'It Follows' Review: The Ghost of STDs Past
Fans of horror know the mark of quality for a film is a delicate balancing act between nearly mandatory genre tropes, and edge-of-the-seat, keep-you-guessing originality. It’s an alchemy that It Follows executes better than any horror film in recent memory. It continually scares and surprises, and still hits all of the same adrenaline buttons that countless horror classics have before.
Writer/ director David Robert Mitchell has taken to the familiar ground of sexually charged horror and staked out his own permanent spot. After sleeping with her latest beau, 19 year old Jay, played by Maika Monroe, learns that she has contracted a sexually transmitted curse. Wherever she goes, there will be a malicious, shape shifting demonic presence following her, unless she sleeps with someone else and passes the curse onto them. It’s a premise that allows for plenty of rumination on teenage fears about sex, relationships, and growing up, while never becoming cumbersome or getting in the way of the films steady trot into terror. It also doesn’t hurt that the direction is superb, and the driving soundtrack delivered by chip-tune legend "Disasterpeace" is one of the best since Halloween.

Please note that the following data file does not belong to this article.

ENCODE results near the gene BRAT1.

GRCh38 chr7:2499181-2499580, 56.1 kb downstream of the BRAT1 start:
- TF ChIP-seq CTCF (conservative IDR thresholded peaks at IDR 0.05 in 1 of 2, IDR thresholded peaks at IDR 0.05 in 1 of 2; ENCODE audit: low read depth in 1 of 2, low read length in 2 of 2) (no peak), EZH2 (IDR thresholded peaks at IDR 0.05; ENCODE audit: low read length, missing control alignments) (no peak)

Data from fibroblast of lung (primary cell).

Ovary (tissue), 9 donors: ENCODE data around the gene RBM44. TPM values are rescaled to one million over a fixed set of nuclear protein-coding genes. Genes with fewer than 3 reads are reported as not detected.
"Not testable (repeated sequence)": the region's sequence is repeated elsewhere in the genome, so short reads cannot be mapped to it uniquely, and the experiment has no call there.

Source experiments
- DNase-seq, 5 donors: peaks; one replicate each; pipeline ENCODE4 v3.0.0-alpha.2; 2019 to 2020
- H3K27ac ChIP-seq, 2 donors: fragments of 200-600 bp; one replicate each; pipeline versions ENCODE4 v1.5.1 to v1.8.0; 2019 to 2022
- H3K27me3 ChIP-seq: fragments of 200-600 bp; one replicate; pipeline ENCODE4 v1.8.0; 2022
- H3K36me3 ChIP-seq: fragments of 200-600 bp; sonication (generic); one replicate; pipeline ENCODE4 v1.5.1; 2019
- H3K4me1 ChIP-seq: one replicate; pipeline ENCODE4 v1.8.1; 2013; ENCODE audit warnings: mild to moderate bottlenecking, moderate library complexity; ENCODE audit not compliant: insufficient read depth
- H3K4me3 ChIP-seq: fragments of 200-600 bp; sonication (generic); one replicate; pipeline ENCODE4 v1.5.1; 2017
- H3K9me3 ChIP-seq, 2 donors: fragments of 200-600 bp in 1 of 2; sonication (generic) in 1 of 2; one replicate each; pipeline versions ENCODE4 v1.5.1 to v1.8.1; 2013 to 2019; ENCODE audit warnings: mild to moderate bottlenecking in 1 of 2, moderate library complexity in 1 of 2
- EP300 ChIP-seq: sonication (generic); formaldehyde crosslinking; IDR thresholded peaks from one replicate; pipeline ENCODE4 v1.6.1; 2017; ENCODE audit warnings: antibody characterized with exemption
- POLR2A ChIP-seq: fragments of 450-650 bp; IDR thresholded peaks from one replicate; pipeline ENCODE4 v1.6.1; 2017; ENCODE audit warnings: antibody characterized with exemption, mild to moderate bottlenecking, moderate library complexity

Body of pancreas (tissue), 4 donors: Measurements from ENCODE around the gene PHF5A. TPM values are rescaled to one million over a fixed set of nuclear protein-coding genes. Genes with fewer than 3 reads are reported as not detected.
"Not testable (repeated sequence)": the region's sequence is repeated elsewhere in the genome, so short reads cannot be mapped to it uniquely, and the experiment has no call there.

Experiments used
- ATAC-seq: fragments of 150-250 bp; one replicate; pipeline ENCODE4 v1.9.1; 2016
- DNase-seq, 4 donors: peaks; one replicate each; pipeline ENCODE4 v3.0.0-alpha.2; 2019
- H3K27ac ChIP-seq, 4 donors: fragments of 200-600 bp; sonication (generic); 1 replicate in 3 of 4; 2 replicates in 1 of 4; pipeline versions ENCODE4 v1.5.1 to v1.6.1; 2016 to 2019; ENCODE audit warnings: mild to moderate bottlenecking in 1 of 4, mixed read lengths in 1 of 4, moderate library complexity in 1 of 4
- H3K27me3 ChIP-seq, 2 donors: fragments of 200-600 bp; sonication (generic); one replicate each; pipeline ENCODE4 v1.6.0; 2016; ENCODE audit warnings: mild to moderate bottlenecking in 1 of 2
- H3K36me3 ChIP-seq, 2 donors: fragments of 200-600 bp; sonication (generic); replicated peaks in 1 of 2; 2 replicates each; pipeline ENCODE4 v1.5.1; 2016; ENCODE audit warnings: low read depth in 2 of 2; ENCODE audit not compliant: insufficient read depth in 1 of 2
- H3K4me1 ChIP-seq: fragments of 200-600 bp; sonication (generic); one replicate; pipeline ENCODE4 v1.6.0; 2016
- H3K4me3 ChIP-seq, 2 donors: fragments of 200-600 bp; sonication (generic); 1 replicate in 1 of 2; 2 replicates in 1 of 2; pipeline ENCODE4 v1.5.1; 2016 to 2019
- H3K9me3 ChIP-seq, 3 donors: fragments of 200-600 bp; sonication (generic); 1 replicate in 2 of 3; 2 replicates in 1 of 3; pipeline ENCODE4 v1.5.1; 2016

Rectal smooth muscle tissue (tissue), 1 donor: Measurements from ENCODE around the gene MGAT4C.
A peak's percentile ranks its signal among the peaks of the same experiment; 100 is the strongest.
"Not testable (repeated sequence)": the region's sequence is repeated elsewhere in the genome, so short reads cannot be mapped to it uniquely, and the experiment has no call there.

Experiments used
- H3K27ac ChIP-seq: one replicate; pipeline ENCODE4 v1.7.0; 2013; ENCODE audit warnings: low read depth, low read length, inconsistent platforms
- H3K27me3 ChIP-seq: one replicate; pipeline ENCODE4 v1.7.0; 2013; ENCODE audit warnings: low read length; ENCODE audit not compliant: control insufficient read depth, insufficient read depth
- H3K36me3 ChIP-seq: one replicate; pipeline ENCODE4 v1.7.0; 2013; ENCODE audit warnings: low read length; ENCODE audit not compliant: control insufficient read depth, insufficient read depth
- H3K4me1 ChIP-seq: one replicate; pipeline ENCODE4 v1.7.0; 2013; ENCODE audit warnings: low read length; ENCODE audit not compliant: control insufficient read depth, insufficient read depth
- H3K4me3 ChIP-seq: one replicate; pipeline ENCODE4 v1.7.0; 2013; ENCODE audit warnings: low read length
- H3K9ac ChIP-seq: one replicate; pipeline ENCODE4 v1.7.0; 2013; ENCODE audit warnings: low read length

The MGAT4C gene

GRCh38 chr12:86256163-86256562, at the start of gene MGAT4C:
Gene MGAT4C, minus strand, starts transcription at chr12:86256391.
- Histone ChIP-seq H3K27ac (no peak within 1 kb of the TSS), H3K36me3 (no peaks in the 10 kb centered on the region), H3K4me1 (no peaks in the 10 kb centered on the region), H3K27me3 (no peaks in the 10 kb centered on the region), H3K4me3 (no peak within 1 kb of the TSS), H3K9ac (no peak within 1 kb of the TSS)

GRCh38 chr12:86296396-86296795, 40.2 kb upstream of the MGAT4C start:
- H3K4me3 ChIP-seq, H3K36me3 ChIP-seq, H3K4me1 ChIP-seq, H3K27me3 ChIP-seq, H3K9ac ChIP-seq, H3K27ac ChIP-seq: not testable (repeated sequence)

Maika delivers a solid and refreshingly natural performance as Jay. Rather than the typical melodrama loaded into many horror films, the relationships between Jay and her friends plays out more like Linklater than Wes Craven. Laid seamlessly in with the supernatural element of the film is an understated and well executed coming of age love story between Jay and her childhood friend Paul, a sweet kid who just wishes he could be a little more man than boy, played by Keir Gilchrist. Instead of sexy weekend getaways at haunted cabins, there are late night hang outs at home and sneaking cigarettes in their Detroit suburb. This can slow the pace of the film a bit, but it more than makes up for that with what it adds to the tone and subtext.
Rounding out Jays’ circle of friends are her sister Kelly, played by Lili Sepe, their nerdy Dostoyevsky quoting friend Yara, played by Olivia Luccardi, and a bad boy next door, played by Daniel Zovatto. As a group they all stick by their stricken friend, willing to go to any length to save her from her haunting situation. There are great performances all around here, but one can’t help but feel that the script doesn’t give them much to do. In the final climactic moments you almost forget that anyone is there besides Jay and Paul. That’s a shame, because we’re given a real sense of each of these characters over the course of the film, and to watch a good portion of them simply fade into the background is a bit disappointing.
A good horror film is always focused. It knows exactly what it is. It Follows is as focused and punching as its title and trailer tagline: It Doesn’t Think, It Doesn’t Feel, It Follows.
Final Say: Watch It